Tag Archives: Infinite Archives

Charity Spotlight: Rebuild Foundation


Founded and led by Chicago-artist and philanthropist Theaster Gates, the Rebuild Foundation is a series of programs designed to progress underserved communities by developing affordable housing, free arts-programming and more. 

Current projects include:


Dorchester Industries, where local contractors, master craftsmen and artists provide free, hands-on training in the building trades to local residents as they work to renovate and reimagine vacant properties in their community. 




The Stony Island Arts Bank serves as a library, community center, art gallery and program archive. Collections on display here include Frankie Knuckles’ vinyl collection, books and periodicals donated by the Johnson Publishing Company, publisher of Ebony and Jet magazine, over 60,000 slides of art and architectural history from the Paleolithic to Modern eras, 4,000 objects of “negrobilia” – mass cultural objects and artifacts that feature stereotypical images of black people and more. 




The Dorchester Art + Housing Collaborative (DA+HC) is a rehabilitated public housing project, a block of 32 townhomes that provides housing for artists and community members with the intent of fostering dialogue and collaboration between both groups. The DA+HC is mixed income housing and features an even distribution of artist, public, affordable rate, and market rate housing.




Proceeds from the sale of the Infinite Archives “END RACISM” tee will be donated to the Rebuild Foundation. We encourage you to learn more about the foundation and its programs here. 






Founded in 2015 by Permanent Wave and Dos Global, Product品 (pronounced Product or Product House) is an American multidisciplinary creative studio and clothing brand. With a heavy emphasis on cut-and-sew garments and locally-sourced production, the brands’ striking graphics and unique construction represent the founders’ personal journeys and experiences.


Read more below and stay tuned for their upcoming releases.



‘Individually, what’s your personal history with fashion? Did you guys have brands before Product品?


PW: Yes for the both of us, but for me, as far as like, I guess, my journey in fashion, I’ve just worked retail and I’ve seen a bunch of different sides of the fashion industry from retail to production to buying and selling at trade shows. So I hadn’t really had a brand before but I feel like with a lot of what I was doing, I was almost creating sort of this visual brand for myself where people could kinda at least try to understand like to know who I was, just from different things I was doing. But the first thing that I did actually was under Permanent Wave, but it was like the first project me and Dos worked on in like 2013.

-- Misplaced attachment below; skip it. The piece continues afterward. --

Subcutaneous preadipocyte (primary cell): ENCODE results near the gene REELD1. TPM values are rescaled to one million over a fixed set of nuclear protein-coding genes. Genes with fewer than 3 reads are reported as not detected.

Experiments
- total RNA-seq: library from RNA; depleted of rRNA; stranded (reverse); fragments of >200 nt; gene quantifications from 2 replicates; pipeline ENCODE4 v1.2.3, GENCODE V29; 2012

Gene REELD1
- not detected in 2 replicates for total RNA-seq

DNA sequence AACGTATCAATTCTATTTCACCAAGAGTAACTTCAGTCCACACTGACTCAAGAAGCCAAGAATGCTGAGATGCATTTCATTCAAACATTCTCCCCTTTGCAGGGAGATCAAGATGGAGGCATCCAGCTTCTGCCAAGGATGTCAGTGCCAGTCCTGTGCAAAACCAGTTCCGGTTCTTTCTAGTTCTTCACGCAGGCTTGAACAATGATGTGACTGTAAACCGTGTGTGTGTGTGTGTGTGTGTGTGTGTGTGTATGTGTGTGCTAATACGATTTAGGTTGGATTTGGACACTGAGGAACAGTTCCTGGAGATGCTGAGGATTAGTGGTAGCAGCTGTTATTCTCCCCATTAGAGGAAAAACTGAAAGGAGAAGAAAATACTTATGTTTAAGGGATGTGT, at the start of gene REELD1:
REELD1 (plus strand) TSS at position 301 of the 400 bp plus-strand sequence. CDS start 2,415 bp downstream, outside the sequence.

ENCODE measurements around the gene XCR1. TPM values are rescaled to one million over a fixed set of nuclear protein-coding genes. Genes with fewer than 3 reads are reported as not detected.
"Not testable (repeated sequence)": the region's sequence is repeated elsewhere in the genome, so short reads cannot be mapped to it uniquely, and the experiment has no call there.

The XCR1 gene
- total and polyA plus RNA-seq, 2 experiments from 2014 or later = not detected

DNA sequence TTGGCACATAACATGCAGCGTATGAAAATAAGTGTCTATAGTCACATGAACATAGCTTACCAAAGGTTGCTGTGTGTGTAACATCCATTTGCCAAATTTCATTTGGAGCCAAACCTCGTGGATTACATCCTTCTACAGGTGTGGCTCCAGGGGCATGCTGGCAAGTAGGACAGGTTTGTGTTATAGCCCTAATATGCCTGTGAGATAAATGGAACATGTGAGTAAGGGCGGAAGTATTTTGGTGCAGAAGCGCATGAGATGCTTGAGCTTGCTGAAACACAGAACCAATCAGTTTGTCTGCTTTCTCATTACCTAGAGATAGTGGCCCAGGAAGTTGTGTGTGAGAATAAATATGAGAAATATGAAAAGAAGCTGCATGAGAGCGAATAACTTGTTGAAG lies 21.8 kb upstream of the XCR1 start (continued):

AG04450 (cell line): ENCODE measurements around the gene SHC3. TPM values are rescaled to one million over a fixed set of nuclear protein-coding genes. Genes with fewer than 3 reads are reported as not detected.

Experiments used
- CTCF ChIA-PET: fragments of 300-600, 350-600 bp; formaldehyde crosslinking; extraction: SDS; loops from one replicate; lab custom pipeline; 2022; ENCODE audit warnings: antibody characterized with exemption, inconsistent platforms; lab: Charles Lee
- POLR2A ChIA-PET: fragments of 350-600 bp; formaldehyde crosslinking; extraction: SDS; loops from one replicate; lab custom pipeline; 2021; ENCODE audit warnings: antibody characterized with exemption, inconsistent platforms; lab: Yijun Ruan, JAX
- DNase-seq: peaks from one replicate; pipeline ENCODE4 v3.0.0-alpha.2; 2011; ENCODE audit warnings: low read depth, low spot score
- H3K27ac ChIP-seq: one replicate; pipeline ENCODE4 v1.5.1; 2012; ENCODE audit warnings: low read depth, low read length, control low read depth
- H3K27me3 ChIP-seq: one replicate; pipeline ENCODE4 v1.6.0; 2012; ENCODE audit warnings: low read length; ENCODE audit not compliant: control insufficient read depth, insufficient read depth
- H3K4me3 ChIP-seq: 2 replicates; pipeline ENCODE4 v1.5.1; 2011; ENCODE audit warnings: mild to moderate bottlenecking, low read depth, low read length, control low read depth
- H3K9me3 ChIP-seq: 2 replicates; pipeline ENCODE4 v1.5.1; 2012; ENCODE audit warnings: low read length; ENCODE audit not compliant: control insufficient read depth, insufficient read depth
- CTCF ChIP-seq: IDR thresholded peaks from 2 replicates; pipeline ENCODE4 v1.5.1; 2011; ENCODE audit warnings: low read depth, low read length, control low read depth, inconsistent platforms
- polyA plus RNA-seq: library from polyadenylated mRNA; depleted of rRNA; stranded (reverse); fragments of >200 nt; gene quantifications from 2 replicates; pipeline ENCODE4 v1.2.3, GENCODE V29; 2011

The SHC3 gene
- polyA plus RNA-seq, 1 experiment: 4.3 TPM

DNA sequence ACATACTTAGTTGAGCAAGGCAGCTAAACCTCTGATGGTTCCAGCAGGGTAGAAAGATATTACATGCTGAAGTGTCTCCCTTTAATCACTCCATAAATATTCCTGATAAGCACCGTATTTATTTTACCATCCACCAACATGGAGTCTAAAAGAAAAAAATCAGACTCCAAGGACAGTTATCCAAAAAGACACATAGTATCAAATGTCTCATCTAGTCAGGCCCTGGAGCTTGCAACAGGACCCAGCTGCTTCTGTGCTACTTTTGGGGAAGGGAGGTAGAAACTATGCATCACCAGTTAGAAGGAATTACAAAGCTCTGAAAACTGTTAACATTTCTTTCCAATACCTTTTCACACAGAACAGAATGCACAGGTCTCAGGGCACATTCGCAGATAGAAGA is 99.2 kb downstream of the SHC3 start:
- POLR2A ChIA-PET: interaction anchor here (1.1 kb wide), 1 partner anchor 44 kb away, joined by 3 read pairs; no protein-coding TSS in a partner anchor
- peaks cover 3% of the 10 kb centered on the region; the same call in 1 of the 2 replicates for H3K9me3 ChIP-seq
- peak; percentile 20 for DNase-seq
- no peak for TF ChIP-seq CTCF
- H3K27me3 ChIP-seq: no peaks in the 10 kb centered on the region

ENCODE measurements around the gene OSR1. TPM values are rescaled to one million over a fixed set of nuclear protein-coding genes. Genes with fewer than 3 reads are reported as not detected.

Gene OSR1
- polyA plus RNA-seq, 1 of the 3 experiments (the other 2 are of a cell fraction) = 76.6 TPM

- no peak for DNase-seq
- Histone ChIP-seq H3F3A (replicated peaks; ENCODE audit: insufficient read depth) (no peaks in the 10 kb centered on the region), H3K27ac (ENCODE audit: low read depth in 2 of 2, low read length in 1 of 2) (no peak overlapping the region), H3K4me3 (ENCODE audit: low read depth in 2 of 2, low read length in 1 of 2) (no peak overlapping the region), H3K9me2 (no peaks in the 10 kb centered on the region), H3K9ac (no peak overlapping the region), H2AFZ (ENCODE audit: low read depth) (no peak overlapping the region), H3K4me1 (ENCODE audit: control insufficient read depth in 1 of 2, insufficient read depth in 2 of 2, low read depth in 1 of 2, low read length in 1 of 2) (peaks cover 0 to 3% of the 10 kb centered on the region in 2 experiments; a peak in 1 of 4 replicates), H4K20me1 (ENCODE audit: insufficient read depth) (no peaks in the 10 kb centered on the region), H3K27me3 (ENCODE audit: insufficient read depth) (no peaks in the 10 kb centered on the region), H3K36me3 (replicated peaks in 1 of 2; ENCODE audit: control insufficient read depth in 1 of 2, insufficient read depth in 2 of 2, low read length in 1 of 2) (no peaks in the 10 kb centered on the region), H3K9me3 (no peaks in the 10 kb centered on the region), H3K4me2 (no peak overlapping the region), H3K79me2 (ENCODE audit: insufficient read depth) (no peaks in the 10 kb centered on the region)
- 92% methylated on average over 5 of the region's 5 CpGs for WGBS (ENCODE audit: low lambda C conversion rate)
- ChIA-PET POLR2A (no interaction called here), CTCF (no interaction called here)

DG: Yeah, definitely Permanent Wave. Like I remember ‘09, 2010, that was my favorite Blogspot. We met each other prior, like 2009, at Columbia College in Chicago. I remember he was on some fresh stuff. I went to this spot he was working at and I remember copping like a Brooklyn Circus tee or something. That era was, I don’t know, different times. I fucked with his blog, because his blog was talking about Needles in like, 2009. You know what I mean, talking about Kapital, talking about these brands that are like household right now. Like back in 2009, 2010. When I was like, fresh out of high school kid not knowing shit about nothing, you know what I mean? That personal journey shit, I used to do t-shirts for some bogus-ass mall brands and shit, people who don’t need any credit or nothing. I used to do t-shirts for they ass and like little designs here and there and then it just made more sense to work with Najee because motherfuckers think the same way and it’s a better energy.





Do you guys have set roles within Product品?


DG: You know, I mean, we both design the same in Product品. For me and Najee. It’s like, bounce idea, think tank, design.


PW: I feel like that’s pretty much how it works. I feel like if I wanted to be technical, Dos is classically trained as a graphic designer. So anything that you see from us, you know, on a graphic tee, the logo, Dos came up with that. Anything on the graphic end that you see is his handiwork, but as a result of like he said, a think tank.


DG: Oh, yeah, because a lot of times there’ll be graphics you come up with was like, Oh, shit, I’ll do that real quick. You know what I mean? But you’ll have a sketch. So I feel like it’s so back and forth. It’s so think tank. And we both kind of have like similar cultures. He’s from Chicago, I’m from Atlanta, and we both are like, just deep, black culture, you know what I mean? And I think a lot of those ideas, like the airbrushing and certain screen prints, some of the images we use, all come from that same energy. I think it makes the “think tank” environment work a little bit better.